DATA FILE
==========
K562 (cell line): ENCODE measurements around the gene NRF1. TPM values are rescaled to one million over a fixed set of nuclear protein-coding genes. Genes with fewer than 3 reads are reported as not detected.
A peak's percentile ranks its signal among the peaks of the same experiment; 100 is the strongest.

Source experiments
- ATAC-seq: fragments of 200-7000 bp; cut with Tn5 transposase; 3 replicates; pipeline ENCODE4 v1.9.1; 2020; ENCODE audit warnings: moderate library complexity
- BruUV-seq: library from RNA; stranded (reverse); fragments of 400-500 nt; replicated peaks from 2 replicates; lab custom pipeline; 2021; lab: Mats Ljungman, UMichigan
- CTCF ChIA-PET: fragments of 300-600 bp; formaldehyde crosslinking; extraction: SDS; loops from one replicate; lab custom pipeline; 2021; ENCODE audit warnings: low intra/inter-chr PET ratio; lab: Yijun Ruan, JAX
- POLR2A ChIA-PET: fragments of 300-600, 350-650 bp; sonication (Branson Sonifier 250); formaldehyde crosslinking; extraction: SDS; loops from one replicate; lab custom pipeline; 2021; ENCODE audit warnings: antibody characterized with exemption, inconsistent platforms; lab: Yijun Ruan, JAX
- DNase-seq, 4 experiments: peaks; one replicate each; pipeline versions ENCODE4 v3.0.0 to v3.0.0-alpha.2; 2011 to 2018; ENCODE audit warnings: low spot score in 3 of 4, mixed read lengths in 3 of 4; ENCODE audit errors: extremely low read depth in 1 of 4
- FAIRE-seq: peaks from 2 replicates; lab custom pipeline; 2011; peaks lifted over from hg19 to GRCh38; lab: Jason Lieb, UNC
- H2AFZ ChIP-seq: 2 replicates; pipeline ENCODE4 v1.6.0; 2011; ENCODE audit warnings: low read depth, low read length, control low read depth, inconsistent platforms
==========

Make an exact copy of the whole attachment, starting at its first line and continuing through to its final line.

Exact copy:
K562 (cell line): ENCODE measurements around the gene NRF1. TPM values are rescaled to one million over a fixed set of nuclear protein-coding genes. Genes with fewer than 3 reads are reported as not detected.
A peak's percentile ranks its signal among the peaks of the same experiment; 100 is the strongest.

Source experiments
- ATAC-seq: fragments of 200-7000 bp; cut with Tn5 transposase; 3 replicates; pipeline ENCODE4 v1.9.1; 2020; ENCODE audit warnings: moderate library complexity
- BruUV-seq: library from RNA; stranded (reverse); fragments of 400-500 nt; replicated peaks from 2 replicates; lab custom pipeline; 2021; lab: Mats Ljungman, UMichigan
- CTCF ChIA-PET: fragments of 300-600 bp; formaldehyde crosslinking; extraction: SDS; loops from one replicate; lab custom pipeline; 2021; ENCODE audit warnings: low intra/inter-chr PET ratio; lab: Yijun Ruan, JAX
- POLR2A ChIA-PET: fragments of 300-600, 350-650 bp; sonication (Branson Sonifier 250); formaldehyde crosslinking; extraction: SDS; loops from one replicate; lab custom pipeline; 2021; ENCODE audit warnings: antibody characterized with exemption, inconsistent platforms; lab: Yijun Ruan, JAX
- DNase-seq, 4 experiments: peaks; one replicate each; pipeline versions ENCODE4 v3.0.0 to v3.0.0-alpha.2; 2011 to 2018; ENCODE audit warnings: low spot score in 3 of 4, mixed read lengths in 3 of 4; ENCODE audit errors: extremely low read depth in 1 of 4
- FAIRE-seq: peaks from 2 replicates; lab custom pipeline; 2011; peaks lifted over from hg19 to GRCh38; lab: Jason Lieb, UNC
- H2AFZ ChIP-seq: 2 replicates; pipeline ENCODE4 v1.6.0; 2011; ENCODE audit warnings: low read depth, low read length, control low read depth, inconsistent platforms